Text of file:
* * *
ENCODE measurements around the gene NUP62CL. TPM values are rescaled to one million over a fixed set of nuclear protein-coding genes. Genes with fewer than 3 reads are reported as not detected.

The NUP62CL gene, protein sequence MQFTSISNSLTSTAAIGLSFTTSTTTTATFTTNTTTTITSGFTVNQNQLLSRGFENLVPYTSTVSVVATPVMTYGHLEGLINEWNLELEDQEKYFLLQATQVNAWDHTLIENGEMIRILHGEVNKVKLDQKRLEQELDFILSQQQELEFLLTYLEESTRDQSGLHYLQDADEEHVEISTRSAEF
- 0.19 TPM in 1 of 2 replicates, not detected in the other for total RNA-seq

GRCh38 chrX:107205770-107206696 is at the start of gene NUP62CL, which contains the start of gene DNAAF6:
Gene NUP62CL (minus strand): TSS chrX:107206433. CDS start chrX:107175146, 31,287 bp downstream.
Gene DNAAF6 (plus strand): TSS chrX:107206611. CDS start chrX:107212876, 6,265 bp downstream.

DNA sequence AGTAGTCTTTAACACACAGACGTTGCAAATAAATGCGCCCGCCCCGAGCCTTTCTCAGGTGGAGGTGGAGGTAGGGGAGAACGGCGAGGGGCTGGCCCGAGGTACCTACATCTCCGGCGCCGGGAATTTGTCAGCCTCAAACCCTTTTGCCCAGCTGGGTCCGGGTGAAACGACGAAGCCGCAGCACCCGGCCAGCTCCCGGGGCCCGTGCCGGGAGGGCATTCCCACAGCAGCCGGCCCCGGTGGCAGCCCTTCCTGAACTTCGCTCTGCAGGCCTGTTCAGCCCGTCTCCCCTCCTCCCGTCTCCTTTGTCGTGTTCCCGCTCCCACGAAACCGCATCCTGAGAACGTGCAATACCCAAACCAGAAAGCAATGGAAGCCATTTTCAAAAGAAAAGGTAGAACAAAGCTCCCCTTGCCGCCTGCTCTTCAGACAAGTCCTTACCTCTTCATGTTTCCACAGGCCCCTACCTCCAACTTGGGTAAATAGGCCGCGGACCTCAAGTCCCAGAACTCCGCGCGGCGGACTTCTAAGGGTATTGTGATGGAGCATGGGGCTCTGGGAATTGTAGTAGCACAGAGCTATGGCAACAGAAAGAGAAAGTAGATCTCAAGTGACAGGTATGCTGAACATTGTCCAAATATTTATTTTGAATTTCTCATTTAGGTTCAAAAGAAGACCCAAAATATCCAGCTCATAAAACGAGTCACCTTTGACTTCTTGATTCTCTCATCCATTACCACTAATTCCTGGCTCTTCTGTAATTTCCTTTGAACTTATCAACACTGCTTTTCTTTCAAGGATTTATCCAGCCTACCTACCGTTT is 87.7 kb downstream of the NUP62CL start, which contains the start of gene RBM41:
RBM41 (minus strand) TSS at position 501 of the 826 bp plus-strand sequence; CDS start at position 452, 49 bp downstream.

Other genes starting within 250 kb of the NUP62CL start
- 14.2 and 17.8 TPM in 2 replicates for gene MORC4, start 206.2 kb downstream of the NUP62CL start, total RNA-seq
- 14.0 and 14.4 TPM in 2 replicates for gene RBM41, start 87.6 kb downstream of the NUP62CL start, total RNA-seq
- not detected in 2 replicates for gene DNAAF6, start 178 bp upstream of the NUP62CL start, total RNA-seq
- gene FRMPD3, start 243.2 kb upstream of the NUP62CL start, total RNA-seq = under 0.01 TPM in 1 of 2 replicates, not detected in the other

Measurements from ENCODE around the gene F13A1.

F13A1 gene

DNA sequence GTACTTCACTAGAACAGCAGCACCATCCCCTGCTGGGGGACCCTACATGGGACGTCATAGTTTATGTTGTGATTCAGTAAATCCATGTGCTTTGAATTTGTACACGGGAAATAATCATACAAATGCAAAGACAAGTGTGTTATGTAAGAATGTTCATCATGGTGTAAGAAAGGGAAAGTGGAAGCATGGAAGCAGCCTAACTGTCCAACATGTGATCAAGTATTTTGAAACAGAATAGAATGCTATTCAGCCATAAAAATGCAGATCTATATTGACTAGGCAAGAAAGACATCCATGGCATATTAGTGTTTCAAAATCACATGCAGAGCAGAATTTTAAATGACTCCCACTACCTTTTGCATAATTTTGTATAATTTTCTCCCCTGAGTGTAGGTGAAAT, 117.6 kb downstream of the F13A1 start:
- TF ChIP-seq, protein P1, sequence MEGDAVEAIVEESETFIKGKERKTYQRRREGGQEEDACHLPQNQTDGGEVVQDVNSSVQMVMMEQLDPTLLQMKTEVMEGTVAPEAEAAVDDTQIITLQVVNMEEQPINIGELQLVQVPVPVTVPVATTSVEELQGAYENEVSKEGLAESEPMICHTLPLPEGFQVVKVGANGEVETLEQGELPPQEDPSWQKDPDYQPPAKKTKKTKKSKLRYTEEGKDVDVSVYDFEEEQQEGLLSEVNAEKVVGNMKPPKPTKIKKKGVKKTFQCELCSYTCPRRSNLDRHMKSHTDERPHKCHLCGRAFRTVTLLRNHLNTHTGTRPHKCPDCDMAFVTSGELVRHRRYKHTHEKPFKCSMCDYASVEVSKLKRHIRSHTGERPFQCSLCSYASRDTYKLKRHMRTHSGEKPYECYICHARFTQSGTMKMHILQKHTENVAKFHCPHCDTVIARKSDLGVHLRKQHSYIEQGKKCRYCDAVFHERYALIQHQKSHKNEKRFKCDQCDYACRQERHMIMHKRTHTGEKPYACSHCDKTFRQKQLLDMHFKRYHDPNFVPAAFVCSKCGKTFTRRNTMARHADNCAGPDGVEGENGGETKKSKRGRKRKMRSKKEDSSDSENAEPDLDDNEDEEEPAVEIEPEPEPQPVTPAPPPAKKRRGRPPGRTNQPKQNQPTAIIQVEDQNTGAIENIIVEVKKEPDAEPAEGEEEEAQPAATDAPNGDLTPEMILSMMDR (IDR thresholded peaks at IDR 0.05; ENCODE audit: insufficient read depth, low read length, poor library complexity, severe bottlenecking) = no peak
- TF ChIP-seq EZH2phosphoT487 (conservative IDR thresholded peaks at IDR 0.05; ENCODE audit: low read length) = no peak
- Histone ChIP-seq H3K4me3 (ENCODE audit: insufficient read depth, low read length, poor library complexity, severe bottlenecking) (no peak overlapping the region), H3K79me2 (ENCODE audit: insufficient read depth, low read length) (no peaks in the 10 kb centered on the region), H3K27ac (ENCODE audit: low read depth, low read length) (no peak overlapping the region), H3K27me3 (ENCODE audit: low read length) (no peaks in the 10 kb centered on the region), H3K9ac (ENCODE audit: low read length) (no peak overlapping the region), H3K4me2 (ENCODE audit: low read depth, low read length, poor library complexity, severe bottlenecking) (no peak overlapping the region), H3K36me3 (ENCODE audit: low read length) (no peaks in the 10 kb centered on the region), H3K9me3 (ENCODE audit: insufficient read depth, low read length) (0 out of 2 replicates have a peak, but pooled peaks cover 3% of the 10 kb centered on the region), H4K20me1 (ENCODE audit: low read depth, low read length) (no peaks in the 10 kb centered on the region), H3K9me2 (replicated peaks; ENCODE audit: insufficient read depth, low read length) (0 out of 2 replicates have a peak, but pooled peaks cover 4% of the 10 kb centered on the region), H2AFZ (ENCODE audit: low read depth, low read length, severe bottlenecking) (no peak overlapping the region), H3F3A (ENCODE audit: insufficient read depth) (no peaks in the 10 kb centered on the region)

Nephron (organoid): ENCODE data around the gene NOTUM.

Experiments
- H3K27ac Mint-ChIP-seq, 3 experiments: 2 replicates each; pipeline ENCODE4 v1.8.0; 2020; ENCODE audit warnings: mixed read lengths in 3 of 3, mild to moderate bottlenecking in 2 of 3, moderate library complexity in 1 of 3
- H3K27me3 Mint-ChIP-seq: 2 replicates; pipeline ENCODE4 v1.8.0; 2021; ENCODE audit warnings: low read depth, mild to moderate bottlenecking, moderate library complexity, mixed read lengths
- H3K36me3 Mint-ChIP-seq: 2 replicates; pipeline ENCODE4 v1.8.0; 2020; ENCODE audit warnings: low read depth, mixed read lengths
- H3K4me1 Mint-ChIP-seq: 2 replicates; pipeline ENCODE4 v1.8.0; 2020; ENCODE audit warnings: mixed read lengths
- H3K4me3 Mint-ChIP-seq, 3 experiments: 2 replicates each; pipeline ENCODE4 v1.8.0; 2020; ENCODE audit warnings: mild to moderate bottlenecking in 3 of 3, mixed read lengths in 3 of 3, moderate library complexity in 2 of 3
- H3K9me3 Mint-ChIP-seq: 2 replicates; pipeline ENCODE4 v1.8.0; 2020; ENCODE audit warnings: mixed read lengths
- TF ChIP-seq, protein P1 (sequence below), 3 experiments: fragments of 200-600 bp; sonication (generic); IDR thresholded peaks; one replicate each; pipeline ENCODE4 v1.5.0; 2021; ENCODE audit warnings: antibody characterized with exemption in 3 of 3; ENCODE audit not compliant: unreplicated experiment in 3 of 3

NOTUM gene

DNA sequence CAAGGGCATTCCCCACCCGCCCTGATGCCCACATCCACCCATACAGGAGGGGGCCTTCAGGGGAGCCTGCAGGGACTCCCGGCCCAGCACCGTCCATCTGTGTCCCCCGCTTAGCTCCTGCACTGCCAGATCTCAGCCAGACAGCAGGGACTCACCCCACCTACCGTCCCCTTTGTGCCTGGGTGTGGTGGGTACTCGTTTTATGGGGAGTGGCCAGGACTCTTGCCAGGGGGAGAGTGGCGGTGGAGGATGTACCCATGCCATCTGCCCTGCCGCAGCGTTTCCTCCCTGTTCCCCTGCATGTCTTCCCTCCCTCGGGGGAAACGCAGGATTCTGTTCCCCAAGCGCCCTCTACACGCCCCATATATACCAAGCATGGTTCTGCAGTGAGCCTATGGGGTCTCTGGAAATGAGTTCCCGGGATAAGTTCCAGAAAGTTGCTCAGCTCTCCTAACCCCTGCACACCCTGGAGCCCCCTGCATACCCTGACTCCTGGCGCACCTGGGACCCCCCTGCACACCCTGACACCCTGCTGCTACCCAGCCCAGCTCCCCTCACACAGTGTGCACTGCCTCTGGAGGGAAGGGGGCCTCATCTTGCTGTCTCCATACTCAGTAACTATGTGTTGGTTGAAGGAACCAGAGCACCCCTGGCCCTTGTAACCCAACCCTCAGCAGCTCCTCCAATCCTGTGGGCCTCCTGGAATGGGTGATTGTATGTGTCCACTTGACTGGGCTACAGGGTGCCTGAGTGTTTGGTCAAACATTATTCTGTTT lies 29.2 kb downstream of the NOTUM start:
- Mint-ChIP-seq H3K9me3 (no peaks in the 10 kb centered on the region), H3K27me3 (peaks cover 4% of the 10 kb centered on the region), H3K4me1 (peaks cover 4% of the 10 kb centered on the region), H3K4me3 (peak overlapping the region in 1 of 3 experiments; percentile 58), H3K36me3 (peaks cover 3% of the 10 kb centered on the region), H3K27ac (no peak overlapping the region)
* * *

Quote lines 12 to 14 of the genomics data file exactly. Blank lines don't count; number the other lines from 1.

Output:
- not detected in 2 replicates for gene DNAAF6, start 178 bp upstream of the NUP62CL start, total RNA-seq
- gene FRMPD3, start 243.2 kb upstream of the NUP62CL start, total RNA-seq = under 0.01 TPM in 1 of 2 replicates, not detected in the other

Measurements from ENCODE around the gene F13A1.